Singapore had about 20 Dragon kilns built by immigrants from Southern provinces of China in the last century. By the 1990s only two of them survived: Guan Huat and Thow Kwang Dragon Kilns, both in Jalan Bahar.
Guan Huat Dragon Kiln was built in 1958 by Mr. Lee Yong Lee and his friends. Mr. Lee acquired his skill to build the kiln when he worked as a pottery worker at the Goh Hak Soon Pottery Factory after the Second World War.
Guan Huat Dragon Kiln measures 43 metres long, 2.2 metres high and 2.5 metres wide. In the past the dragon kiln was fired fortnightly to meet the demand for latex cups needed by the rubber plantations, which surrounded the area around Jalan Bahar. Other wares fired in this kiln included water containers, pipes, plant pots and crockery. Plant pots became very saleable in the early 1970s. Decreasing demands for such wares was the main reason for its closing down.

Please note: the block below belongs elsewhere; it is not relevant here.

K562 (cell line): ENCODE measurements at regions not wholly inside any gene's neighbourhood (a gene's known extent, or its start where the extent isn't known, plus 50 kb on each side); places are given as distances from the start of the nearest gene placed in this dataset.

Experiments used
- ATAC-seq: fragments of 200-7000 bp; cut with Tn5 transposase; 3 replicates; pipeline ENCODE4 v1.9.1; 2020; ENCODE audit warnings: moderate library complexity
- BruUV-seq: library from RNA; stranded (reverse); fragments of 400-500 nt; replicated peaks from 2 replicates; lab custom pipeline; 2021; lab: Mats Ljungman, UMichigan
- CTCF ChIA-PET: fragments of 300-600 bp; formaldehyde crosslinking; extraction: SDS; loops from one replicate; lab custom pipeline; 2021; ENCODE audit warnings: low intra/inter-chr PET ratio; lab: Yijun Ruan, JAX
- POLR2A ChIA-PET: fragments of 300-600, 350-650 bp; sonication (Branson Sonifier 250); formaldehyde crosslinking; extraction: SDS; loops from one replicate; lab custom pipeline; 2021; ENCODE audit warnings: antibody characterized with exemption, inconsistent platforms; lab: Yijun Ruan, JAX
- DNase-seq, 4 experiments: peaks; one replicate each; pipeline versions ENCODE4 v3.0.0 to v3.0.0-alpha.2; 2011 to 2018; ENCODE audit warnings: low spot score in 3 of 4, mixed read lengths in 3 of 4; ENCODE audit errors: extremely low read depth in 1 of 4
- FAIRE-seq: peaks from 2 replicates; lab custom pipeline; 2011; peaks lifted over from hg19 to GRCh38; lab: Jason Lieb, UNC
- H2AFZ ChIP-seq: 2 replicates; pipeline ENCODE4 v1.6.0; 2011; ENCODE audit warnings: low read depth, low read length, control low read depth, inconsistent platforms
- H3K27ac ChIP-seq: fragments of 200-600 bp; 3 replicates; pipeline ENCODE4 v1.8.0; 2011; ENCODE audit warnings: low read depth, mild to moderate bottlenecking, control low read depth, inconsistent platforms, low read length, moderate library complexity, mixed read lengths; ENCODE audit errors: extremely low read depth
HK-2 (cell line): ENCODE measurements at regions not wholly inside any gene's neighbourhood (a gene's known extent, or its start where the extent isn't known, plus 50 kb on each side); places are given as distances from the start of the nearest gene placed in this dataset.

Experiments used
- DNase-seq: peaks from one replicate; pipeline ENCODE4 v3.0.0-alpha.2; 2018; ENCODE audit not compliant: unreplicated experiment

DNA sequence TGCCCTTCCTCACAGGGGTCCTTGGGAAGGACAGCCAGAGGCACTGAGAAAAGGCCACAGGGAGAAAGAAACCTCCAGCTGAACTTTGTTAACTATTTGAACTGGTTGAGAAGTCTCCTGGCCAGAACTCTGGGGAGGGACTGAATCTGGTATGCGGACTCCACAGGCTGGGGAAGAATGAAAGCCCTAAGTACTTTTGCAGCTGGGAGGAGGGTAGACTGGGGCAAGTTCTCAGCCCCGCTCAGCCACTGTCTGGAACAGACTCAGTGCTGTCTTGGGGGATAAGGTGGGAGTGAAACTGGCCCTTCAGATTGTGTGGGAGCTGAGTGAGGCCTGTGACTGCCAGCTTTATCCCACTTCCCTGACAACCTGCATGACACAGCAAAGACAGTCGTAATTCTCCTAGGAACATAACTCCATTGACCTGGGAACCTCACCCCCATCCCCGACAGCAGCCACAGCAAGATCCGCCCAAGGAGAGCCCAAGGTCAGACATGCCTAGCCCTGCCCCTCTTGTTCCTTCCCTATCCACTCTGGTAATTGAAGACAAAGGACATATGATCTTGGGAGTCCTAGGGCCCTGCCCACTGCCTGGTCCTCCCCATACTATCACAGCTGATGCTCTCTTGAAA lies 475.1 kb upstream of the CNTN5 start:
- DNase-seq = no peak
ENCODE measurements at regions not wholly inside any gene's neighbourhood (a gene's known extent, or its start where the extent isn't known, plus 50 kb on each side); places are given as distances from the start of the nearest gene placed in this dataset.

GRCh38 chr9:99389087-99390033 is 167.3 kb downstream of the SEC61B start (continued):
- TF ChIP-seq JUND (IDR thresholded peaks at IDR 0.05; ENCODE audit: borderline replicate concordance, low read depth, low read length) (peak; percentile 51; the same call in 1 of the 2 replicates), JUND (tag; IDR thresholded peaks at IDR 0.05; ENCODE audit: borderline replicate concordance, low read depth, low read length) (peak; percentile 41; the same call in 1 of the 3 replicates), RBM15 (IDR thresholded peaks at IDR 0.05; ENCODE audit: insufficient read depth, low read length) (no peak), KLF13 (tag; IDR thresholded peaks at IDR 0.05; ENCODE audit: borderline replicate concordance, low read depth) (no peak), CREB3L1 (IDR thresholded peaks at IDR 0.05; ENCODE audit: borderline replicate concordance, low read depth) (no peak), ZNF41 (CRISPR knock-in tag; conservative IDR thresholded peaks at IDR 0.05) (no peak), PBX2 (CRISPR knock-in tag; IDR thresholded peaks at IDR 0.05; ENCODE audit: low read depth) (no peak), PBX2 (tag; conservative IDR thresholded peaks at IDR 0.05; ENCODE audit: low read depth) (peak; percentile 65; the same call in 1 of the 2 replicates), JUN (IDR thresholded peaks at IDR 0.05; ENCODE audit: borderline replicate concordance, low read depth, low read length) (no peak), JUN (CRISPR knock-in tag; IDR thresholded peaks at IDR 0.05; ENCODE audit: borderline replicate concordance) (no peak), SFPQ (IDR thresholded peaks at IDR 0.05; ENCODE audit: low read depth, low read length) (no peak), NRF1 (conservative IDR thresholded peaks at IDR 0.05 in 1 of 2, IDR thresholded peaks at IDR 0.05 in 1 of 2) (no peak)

Since 2005, the premises of Guan Huat Dragon Kiln is home to Jalan Bahar Clay Studios (JBCS) run by Focus Ceramic Services as a pottery and ceramics centre as well as an arts education venue.